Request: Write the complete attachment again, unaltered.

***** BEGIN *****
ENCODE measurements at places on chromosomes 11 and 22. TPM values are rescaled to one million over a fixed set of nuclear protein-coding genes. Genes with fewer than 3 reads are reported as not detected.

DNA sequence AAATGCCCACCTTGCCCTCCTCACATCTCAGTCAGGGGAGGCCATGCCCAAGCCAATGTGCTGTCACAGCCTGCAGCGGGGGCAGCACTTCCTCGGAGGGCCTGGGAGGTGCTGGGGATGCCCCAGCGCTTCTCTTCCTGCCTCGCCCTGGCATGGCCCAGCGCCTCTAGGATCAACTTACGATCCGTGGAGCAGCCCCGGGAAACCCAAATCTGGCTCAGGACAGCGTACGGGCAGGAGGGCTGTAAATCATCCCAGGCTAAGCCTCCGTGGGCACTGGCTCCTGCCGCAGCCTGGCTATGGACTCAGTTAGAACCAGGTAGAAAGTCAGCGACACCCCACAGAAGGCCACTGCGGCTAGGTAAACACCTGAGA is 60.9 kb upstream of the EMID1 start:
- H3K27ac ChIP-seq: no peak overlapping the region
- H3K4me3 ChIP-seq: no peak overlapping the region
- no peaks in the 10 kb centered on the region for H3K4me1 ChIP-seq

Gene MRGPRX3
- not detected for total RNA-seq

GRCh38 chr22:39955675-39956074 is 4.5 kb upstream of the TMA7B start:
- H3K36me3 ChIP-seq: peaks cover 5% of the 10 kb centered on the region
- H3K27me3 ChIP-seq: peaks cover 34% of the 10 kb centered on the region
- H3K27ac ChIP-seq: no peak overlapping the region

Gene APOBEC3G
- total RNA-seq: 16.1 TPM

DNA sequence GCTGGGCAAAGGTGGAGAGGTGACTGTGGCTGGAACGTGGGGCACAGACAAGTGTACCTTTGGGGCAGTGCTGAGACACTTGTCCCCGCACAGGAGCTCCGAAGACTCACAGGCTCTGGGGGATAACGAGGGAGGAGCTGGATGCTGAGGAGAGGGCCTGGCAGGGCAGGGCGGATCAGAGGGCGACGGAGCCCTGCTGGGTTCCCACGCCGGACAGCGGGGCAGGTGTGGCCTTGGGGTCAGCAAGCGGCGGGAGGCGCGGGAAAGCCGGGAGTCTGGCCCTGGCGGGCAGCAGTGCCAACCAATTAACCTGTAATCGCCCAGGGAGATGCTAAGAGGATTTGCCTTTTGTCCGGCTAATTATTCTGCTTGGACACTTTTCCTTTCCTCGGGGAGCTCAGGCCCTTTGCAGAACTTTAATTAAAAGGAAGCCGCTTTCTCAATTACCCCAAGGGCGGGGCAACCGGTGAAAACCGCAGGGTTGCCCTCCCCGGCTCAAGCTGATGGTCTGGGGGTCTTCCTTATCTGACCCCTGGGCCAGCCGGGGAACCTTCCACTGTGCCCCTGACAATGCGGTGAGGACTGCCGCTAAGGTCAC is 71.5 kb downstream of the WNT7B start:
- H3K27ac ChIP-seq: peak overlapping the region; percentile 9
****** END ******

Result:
ENCODE measurements at places on chromosomes 11 and 22. TPM values are rescaled to one million over a fixed set of nuclear protein-coding genes. Genes with fewer than 3 reads are reported as not detected.

DNA sequence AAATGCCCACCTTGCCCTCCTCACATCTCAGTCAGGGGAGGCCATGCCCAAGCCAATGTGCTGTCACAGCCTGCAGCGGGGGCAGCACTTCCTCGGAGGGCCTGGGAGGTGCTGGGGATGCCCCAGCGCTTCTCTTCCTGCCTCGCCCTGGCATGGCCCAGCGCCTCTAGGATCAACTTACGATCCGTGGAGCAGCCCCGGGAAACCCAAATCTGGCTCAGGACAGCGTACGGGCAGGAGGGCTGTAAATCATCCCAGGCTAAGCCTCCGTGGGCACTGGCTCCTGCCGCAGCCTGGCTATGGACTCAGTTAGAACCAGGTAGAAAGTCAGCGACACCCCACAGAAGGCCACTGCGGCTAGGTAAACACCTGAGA is 60.9 kb upstream of the EMID1 start:
- H3K27ac ChIP-seq: no peak overlapping the region
- H3K4me3 ChIP-seq: no peak overlapping the region
- no peaks in the 10 kb centered on the region for H3K4me1 ChIP-seq

Gene MRGPRX3
- not detected for total RNA-seq

GRCh38 chr22:39955675-39956074 is 4.5 kb upstream of the TMA7B start:
- H3K36me3 ChIP-seq: peaks cover 5% of the 10 kb centered on the region
- H3K27me3 ChIP-seq: peaks cover 34% of the 10 kb centered on the region
- H3K27ac ChIP-seq: no peak overlapping the region

Gene APOBEC3G
- total RNA-seq: 16.1 TPM

DNA sequence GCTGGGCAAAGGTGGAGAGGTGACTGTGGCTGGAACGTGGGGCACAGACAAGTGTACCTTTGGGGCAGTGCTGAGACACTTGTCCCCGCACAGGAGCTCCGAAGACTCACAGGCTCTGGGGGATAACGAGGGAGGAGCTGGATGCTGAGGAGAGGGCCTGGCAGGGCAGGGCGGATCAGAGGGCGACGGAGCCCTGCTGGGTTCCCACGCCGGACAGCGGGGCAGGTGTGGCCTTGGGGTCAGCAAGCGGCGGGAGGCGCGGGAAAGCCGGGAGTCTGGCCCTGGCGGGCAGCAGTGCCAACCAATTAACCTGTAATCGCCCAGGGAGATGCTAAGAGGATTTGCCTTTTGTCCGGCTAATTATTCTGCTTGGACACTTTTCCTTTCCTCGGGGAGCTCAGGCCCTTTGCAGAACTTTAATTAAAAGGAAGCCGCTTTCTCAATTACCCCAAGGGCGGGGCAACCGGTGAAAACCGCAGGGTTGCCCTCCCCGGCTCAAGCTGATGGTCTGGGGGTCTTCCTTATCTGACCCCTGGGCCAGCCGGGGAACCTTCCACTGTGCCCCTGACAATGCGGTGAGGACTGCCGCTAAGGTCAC is 71.5 kb downstream of the WNT7B start:
- H3K27ac ChIP-seq: peak overlapping the region; percentile 9